The Adventures of Beans and Other Climbers

I love to examine and investigate plants that climb. We are currently growing rattlesnake beans. They have inched their way to around 7 or 8 feet high on the cattle panel. It is so cool how they twist and grasp each rung as they climb.

The vine is the most important part of the plant. No beans would grow, mature or even be able to reproduce without the vine. 

I am the vine, ye are the branches: He that abideth in me, and I in him, the same bringeth forth much fruit: for without me ye can do nothing.

John 15:5

Jesus is our Vine.

He controls how and where we grow. Without Him, we cannot do anything – just like we are not able to have rattlesnake beans without the vine. Our only job is to abide in the Vine (our only source of water and nutrition).

I know when I examine my own life and choices, I have the habit of trying to do things on my own and attribute it to God. These things may be working, serving God, fixing problems.

The thing is when I get to the end and it’s not where it needs to be, my tendency is to blame the Lord.

The harsh reality is that God doesn’t need my input. I have to remind myself, what is my job? My job is to abide in Him. That’s it, and follow in obedience.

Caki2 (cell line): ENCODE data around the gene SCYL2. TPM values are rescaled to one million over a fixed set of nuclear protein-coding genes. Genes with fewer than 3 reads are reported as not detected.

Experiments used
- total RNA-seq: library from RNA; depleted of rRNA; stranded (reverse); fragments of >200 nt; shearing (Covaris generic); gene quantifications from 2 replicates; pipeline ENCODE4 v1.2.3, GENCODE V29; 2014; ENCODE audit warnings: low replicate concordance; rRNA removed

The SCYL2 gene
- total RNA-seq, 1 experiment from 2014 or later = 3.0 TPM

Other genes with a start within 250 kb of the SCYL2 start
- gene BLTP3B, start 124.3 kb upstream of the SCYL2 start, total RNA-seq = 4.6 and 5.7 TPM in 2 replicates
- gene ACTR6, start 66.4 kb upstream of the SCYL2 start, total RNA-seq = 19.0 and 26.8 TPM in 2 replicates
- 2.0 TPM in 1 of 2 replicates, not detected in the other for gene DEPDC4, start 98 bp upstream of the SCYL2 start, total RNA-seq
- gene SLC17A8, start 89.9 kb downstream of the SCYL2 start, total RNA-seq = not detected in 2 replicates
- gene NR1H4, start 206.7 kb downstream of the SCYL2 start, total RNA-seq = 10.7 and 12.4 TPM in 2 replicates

God is good and we can trust Him.

Drinking from the Spring,

Doug

The Importance of Water, Part 2

As a beginner gardener, I have a new appreciation for rain.

In the past I haven’t always appreciated the rain. It may have a bit bothersome, or an inconvenience to my present plans. But since starting a garden, the rain is beautiful; a refreshing gift from the bounty of God; an encouragement that helps to keep me going through this Florida heat.

6.5 inches is a big rain for Florida

Rain has become a hopeful and blessed event. It’s arrival raises thankfulness in my heart. I know that rain and my watering are a blessing to the garden. There is no life or growth without water.

The Master Gardener know the importance of His Word (compared many times in Scripture to water).

As the hart panteth after the water brooks, so panteth my soul after thee, O God.

Psalm 42:1

A few definitions as we move along. The hart is an adult male deer. To pant is to long for, or to passionately desire. A brook is a small natural stream of water, or a current flowing from  a spring or fountain.

That deer in his movements through the forest or countryside is thirsty and passionately desires the water brooks. God through the psalmist writes “so panteth my soul after thee, O God”

Do I pant after God? What do I pant after? What do I passionately desire? 

Is it the brook? That small, consistent, daily water source that flows from that spring.

Unfortunately, I know that I pant after other things too many times. I pant after connections, notoriety, comfort, maybe even rest. These things are not a substitute for the water brook of God’s Word.

But his delight is in the law of the LORD; and in his law doth he meditate day and night.
And he shall be like a tree planted by the rivers of water, that bringeth forth his fruit in his season; his leaf also shall not wither; and whatsoever he doeth shall prosper.